It’s heartwarming, it’s uplifting, it makes us what we are.
We are MAYO.
(Photos: Michael Maye)
It’s starting to feel like the summer is truly upon us, what with all these trips to Croke Park so early in the year. The weekend is just around the corner too and with it comes the anticipation of another cracking day of football in the capital as Mayo take on Derry in the first of the Allianz National Football League semi-finals.
Mayo v Derry throws in at 2pm and it’s set to be a very different game from the lacklustre occasion we witnessed in MacHale Park last Sunday, given that Derry will most likely bring their first team this time. For those of you who are truly insatiable, Dublin take on Cork in the second semi which throws in at 4pm – a fixture that will hold all the more interest for us should the first game go our way.
In what is fast becoming a familiar pre-match tradition, Club ’51 will be convening across the road in the Jury’s Croke Park Hotel from 12pm. Come join us, say hello and have a cupán tae or a pint before the game. If the day is fine, look for us out the back where you’ll see the flags!
This is the first knockout game of the year, so we’re expecting a high turnout and a good atmosphere, and Club ’51 will be continuing our quest to turn Croke Park into a Sea of Green and Red – but we need your help! If you’re making the trip, be sure and bring a flag and let’s get some colour into those stands.
And most important of all, let’s stand tall and get behind our team on Sunday. It’s up to us, in the crowd to create the atmosphere, so let’s play our part and make ourselves heard – especially if things aren’t going our way. So stock up on the honey and lemon, raise your voices and let’s bring back the Mayo Roar.
See you all on Sunday -Maigh Eo Abú!
Ahead of this weekend’s clash vs. the Dubs, here’s diehard Mayo fan Trevor Naughton (exiled in Kildare, but green and red to the core) on his experience of hanging out with the Club ’51 crew this year, and how he expects the big game to pan out on Saturday afternoon. Thanks Trevor!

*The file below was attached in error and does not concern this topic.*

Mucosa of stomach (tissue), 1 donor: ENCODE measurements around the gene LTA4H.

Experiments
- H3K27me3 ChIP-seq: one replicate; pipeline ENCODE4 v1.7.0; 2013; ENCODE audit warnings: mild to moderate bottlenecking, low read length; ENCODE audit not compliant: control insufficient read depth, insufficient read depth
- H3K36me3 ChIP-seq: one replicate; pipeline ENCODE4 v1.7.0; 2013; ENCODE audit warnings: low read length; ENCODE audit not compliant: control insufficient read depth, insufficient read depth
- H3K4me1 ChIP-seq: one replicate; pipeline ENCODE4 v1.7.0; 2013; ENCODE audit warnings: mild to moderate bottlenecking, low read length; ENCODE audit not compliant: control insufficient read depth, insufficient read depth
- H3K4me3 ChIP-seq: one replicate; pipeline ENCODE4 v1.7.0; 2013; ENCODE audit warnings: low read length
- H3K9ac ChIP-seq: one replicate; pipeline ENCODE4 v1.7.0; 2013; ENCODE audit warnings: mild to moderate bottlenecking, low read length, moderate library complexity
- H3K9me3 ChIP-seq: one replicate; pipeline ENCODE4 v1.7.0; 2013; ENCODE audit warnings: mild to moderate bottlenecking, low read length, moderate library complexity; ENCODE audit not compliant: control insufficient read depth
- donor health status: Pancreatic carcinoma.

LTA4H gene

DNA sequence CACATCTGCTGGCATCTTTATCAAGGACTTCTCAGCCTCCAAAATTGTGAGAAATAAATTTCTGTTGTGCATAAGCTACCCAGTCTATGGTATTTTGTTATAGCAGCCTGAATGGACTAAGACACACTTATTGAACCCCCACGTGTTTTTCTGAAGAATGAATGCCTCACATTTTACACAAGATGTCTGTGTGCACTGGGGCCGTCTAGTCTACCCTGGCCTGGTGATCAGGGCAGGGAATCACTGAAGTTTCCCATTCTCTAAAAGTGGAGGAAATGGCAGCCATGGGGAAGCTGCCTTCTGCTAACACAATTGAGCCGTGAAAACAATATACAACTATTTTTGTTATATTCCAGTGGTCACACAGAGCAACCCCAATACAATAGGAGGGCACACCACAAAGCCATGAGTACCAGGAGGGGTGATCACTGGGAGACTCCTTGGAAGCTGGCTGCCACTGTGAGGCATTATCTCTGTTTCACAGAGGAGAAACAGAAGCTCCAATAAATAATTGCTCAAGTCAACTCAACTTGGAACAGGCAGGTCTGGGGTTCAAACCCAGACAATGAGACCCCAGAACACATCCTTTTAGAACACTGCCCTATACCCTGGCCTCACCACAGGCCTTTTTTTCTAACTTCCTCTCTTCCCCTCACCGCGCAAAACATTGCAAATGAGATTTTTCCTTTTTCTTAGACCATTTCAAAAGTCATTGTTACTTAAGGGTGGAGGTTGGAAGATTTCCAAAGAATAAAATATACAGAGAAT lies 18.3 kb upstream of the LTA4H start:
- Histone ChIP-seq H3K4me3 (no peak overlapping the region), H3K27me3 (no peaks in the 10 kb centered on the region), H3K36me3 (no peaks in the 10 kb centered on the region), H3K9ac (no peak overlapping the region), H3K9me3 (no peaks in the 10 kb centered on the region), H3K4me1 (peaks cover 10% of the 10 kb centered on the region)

Ahead of the weekend’s big clash with Dublin where Mayo head to Croker looking to pick up another two valuable league points, I thought I’d offer the fan’s view of how Club ’51 has gone to date!
As you are all aware Club ’51 has been up and running since the start of the year and I think it has been an unmitigated success. The introduction of Club ’51 has created a completely different buzz about going to Mayo matches and is something we are really enjoying. For years we have all travelled in our little groups to matches, meeting up with old friends as you bumped into them.
The level of support that Mayo has (home and away) is clear to see at every game. There are a few publicans in Newbridge that will attest to that also! Every game, whether it’s Castlebar, Tralee or Omagh now feels like a home game and that’s a wonderful thing. Centralising the Mayo support has been excellent. There is nothing better than outnumbering the locals in a pub in their own back yard!
Going to the meet-ups before games the pub/hotel chosen by Club ’51 is full with Mayo supporters. The more times we go to the meet ups before/after games we invariably meet someone new or someone we already know through the #mayogaa hashtag on Twitter or Willie Joe’s MayoGAABlog but have yet to meet in real life!
The main aim is to bring a bit of noise, fun and colour to Mayo matches and to show the team that there is a “Sea of Green and Red” behind them. I have always had hats/scarves/headbands/flags at home but never would have thought to bring any of them to a league match. Club ’51 has changed that idea. If you are thinking about going to the match at the weekend feel free to drop into Jury’s Croke Park Hotel before the game.
The game itself is going to be one of our toughest to date but the lads have been improving steadily game on game and I would be expecting them to deliver the points on this occasion. There has been a lot of debate on mayogaablog on whether we should be going flat out to win this game or not. I think without doubt we have to go out to win this. Just look back to 2012 when we beat the Dubs in Castlebar (in the game refixed after the fog!), we went up against them in Croker in the semi-final with no inferiority complex. Dublin beat us 3 times last year so we really want to be laying down a marker on Saturday night. See you there!
PS: Don’t forget your voices and your flags!!! Up Mayo!!!
Follow me on Twitter: @trevornaughton 🙂